STATUS AS ON 22/05/2019
The Insolvency and Bankruptcy Code, 2016 is a central legislation which resolves the insolvency and bankruptcy issues in a time bound manner. The aforementioned act replaced the other laws which were dealing with the issues related to the Insolvency or Bankruptcy as they were inefficient and lacked the proper execution.
The primary objective of IBC is to promote the interest of all the stakeholders as well as creditors of the corporate debtor while keeping the corporate debtor as a going concern. Furthermore, both the creditors (financial or operational) can file insolvency proceedings against the corporate debtor who makes any default in paying the debt owed by the corporate debtor.
Operational Creditors under IBC
An operational creditor is one who is owed some operational debt from the corporate debtor wherein the operational debt means a claim in respect of the provisions of goods or services including employment. Thus, operational creditors can be either of them:-
- Supplier of goods or services
- Importer or Exporter
- Service provider, etc.
Procedure for operational creditors
Although the IBC treats both the creditors i.e. financial or operational but there is procedural difference when an operational creditor wishes to approach the adjudicating authority under IBC.
Let’s understand the procedure to be undertaken by the Operational creditor when the corporate debtor makes a default in making the payment of dues (amounting to Rs. 1 Lakh or more) to the operational creditor.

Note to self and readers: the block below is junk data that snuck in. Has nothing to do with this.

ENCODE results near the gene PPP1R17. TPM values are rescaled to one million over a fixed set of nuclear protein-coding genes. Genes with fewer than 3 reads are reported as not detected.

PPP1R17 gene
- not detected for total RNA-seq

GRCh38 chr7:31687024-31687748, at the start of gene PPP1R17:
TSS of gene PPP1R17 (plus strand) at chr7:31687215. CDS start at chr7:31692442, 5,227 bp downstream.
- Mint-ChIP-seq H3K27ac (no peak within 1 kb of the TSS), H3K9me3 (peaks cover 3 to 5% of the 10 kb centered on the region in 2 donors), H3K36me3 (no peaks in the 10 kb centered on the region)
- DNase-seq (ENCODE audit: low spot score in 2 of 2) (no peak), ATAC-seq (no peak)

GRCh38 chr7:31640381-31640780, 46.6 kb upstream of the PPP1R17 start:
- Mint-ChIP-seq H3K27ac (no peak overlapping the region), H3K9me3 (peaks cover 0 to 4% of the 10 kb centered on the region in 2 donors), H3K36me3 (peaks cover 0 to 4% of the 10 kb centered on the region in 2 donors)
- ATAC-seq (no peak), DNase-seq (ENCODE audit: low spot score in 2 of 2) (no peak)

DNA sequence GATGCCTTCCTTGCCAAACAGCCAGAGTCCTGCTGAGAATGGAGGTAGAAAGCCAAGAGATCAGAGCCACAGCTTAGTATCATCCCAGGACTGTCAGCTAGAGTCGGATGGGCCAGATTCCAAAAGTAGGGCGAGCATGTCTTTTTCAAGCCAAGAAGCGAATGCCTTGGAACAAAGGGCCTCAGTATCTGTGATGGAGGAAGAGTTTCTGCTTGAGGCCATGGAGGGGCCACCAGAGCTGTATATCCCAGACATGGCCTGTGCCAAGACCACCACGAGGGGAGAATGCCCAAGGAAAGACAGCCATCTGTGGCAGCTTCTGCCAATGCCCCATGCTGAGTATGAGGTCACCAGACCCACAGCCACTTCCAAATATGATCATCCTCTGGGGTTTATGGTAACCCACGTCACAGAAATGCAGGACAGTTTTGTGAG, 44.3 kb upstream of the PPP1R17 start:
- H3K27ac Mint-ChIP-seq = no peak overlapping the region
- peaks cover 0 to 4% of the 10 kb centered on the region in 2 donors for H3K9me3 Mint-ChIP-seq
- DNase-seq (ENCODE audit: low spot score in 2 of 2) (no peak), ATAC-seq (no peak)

According to section 8 of the code, if the corporate debtor makes a default in payment of an aforementioned operational debt, the operational creditor has to issue the demand notice to the corporate debtor before filing the insolvency petition before NCLT. Upon the receipt of the notice the corporate debtor is bound to take either of the actions within 10 days of receipt of the demand notice:-
- Make the payment due to the operational creditor; or
- Bring into the attention of the corporate debtor about the pre-existing dispute with respect to the amount claimed or the quality of the goods or services supplied.
Thus, if the Adjudicating Authority is satisfied that there is a pre-existing dispute between the operational creditor and corporate debtor, then the NCLT shall not admit the insolvency petition.
Now, the code nowhere talks about the mode in which the demand notice has to be issued to the corporate debtor nor lays down a specific mode in which the dispute has to be raised. Subsequently, in the matter of Bhandari Hosiery Exports vs. In-Time Garments Pvt. Ltd. Hon’ble National Company Law Appellate Tribunal took the cognizance of a case in which the corporate debtor sent a text message to the operational creditor complaining about the quality of goods delivered through the whatsapp messenger and decided that even if the message disputing the quality of goods or services is sent through whatsapp cannot be rejected and has to be admitted as the dispute raised where the dispute was raised much before the demand notice issued.
Also, in the light of Bombay High court ruling which said that the whatsapp messages are admissible under section 65-B of evidence Act, the Hon’ble NCLAT held the validity of the demand notice sent through whatsapp messenger app wherein the blue tick on the text implies the acceptance of the communication.
Disclaimer – Please note that the above view is based on personal interpretation and for general awareness. The readers are required to take opinion from the Top IBC professionals or Insolvency Professionals before relying on the article. For any clarifications, please write to us at firstname.lastname@example.org